Video streaming giants, Netflix is facing a growing backlash following the release of the pre-teen dance competition film Cuties. The debut of the movie sparked a trending #CancelNetflix hashtag on Twitter as critics accuse the company of sexualizing children and promoting paedophilia.
The hashtag “#CancelNetflix” was the No. 1 trending topic on Twitter in the U.S. Thursday, and No.3 in Nigeria on Friday after “Cuties” premiered Sept. 9 on Netflix.
Why #CancelNetflix is Trending
The controversial French film “Cuties” is about a young Senegalese girl in Paris who joins a “free-spirited dance clique” known as Mignonnes to escape family dysfunction.
The movie which depicts 11 years olds in a highly sexualized manner has raised a growing backlash led by the hashtag #CancelNetflix. Groups of conservatives, QAnon supporters, and others on social media have rallied calling for people to cancel their Netflix subscriptions and sell its share.
The movement gained traction as several people tweeted screenshots of their cancelled subscriptions while some said they were going to sell their share in the company.
Following the trend, Netflix stocks fell yesterday to close at $4832.02
The release also sparked a petition to cancel the movie. A petition on Change.org calling on Netflix customers to cancel their subscriptions over “Cuties” currently has nearly 620,817 signers.
Netflix Defends Cuties
The criticism for the Cuties movie Directed by Maïmouna Doucouré, didnt start this week. In August, critics erupted over a promotional poster for “Cuties” depicting its young cast members in provocative poses and revealing costumes.
“Cuties” (“Mignonnes”) premiered at the 2019 Sundance Film Festival, where writer-director Maïmouna Doucouré won the world cinema dramatic directing award
A critic wrote that Cuties exhibits “uncomfortable images to provoke a serious conversation about the sexualization of girls — especially regarding girls of colour, the policing of a girl’s sexuality, double standards, the effect of social media on kids, and how children learn these behaviours,”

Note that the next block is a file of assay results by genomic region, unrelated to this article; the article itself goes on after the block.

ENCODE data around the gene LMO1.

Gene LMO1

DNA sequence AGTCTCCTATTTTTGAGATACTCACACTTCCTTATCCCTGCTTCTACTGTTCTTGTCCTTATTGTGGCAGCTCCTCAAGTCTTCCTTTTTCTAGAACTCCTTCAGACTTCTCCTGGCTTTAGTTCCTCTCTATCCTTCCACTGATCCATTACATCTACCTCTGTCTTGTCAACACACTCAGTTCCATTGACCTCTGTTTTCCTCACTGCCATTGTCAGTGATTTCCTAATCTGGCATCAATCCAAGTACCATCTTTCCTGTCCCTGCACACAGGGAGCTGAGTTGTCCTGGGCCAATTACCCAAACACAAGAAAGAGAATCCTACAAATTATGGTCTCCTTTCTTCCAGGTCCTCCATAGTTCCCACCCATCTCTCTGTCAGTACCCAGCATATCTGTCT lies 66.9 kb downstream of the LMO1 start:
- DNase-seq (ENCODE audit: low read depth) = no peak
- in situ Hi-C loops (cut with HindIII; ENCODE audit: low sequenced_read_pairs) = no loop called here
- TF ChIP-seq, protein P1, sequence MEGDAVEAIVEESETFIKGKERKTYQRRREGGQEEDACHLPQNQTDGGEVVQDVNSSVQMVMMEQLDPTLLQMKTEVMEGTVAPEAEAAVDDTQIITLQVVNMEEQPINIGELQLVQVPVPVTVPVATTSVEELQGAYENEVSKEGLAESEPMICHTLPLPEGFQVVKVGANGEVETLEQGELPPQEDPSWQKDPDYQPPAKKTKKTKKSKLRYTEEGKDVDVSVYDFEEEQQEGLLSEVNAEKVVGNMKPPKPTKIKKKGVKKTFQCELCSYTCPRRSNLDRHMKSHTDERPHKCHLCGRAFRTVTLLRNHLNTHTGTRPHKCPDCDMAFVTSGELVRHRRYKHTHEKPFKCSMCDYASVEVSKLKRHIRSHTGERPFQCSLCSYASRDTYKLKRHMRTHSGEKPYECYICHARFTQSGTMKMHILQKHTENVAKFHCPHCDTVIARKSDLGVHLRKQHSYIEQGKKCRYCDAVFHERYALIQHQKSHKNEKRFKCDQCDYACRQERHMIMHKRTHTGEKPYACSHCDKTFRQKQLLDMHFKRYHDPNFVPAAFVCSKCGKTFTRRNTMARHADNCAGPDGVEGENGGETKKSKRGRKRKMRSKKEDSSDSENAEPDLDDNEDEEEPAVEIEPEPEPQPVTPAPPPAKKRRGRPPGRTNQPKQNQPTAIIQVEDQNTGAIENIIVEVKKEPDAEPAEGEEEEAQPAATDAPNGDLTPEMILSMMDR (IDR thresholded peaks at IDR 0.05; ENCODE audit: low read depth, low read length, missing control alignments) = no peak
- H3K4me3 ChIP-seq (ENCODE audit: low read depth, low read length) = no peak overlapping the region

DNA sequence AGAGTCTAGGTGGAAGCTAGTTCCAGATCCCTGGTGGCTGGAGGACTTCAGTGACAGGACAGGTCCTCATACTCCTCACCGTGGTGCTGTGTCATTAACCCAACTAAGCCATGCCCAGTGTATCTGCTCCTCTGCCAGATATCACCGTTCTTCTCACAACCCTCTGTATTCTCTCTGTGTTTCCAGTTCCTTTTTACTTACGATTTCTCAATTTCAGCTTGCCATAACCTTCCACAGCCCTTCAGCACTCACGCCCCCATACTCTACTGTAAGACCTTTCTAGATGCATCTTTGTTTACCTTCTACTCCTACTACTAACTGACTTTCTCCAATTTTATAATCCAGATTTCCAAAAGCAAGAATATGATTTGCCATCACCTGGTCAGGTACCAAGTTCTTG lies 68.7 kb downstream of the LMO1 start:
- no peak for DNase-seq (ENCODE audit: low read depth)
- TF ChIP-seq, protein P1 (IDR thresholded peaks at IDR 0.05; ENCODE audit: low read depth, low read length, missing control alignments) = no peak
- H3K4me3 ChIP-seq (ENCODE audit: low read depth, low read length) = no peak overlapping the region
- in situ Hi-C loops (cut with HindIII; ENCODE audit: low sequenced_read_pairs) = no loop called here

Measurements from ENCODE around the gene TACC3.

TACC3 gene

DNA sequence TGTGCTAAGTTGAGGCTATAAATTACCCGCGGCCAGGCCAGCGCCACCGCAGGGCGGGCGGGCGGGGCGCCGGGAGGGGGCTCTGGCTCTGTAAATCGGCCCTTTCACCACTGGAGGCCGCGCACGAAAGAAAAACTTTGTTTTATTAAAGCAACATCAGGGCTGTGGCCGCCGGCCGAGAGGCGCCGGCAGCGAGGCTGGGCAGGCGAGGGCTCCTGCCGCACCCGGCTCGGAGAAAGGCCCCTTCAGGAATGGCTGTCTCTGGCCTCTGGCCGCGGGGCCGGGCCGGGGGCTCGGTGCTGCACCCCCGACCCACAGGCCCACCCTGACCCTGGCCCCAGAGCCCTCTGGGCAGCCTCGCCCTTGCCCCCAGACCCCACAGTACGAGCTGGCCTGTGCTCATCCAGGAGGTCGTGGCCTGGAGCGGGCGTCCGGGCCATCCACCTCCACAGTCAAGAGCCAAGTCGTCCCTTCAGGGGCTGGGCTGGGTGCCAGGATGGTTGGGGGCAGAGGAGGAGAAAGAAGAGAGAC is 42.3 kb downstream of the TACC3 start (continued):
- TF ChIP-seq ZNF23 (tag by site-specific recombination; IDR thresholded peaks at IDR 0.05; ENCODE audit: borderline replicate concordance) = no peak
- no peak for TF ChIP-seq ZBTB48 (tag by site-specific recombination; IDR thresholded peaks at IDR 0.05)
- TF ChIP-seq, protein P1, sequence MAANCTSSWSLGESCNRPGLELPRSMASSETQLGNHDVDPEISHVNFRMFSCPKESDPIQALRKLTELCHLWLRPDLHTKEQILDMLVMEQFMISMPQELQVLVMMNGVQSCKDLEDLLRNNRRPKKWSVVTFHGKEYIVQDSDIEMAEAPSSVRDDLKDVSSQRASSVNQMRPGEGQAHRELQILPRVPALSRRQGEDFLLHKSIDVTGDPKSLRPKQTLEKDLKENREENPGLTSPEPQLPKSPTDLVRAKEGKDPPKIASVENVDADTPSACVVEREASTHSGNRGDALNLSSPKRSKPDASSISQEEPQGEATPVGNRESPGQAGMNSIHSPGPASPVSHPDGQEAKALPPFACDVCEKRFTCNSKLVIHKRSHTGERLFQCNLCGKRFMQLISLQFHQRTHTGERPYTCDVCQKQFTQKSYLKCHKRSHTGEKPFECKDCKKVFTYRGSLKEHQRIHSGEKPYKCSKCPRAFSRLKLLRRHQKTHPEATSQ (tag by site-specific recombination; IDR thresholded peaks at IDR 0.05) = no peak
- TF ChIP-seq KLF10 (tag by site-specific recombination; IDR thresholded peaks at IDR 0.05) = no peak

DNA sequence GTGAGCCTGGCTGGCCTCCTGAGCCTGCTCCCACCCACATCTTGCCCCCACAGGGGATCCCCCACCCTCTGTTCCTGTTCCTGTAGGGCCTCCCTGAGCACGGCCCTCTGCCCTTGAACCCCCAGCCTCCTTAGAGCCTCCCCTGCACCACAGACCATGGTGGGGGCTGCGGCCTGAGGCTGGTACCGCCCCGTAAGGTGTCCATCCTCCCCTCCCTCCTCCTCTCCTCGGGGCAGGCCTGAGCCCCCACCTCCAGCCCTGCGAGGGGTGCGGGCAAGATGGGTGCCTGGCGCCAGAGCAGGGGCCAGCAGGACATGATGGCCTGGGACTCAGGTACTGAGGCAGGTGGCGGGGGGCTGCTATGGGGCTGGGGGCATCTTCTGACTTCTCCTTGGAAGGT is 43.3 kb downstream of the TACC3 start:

Doucouré’s, however, defended her movie saying her intent is to show “that children should have the time to be children”. She explained in TIME magazine interview that in using imagery about exploited youth, she wanted to hit home just how important innocence is, and how much it’s taken for granted today.
Following the backlash of the poster, Netflix apologised for the image saying its a misinterpretation of what the movie meant.
“We’re deeply sorry for the inappropriate artwork that we used for Cuties, it was not OK, nor was it representative of this French film which won an award at Sundance.”
It also defended the movie, saying the movie is a ‘Social Commentary’ against the sexualization of young children. Netflix encouraged critics to watch the movie.
The earlier description of the movie on Netflix didn’t help the matter. Although it has since been changed the initial description said “Amy, 11, becomes fascinated with a twerking dance crew. Hoping to join them, she starts to explore her femininity, defying her family’s traditions.”
Now the “Cuties” description on Netflix reads, “Eleven-year-old Amy starts to rebel against her conservative family’s traditions when she becomes fascinated with a free-spirited dance crew.”
Speaking on Netflix response, Melissa Henson, program director for the PTC Conservative advocacy group Parents Television Council said “By removing the offensive poster and replacing it with a more innocuous one, Netflix might actually have made the situation worse by suggesting that ‘Cuties’ is nothing more than a cute, coming-of-age movie,”
Not the first…
In retrospect, this is not the first time that Netflix has produced content accused of endorsing the sexualization of children. In 2018, the teen Italian drama Baby was accused of glorifying the sex trafficking of teenagers.
Netflix secured global streaming rights to the film. The movie was translated into more than 40 languages and would stream in 190 different territories that Netflix operates in, excluding France where it had domestic distribution.
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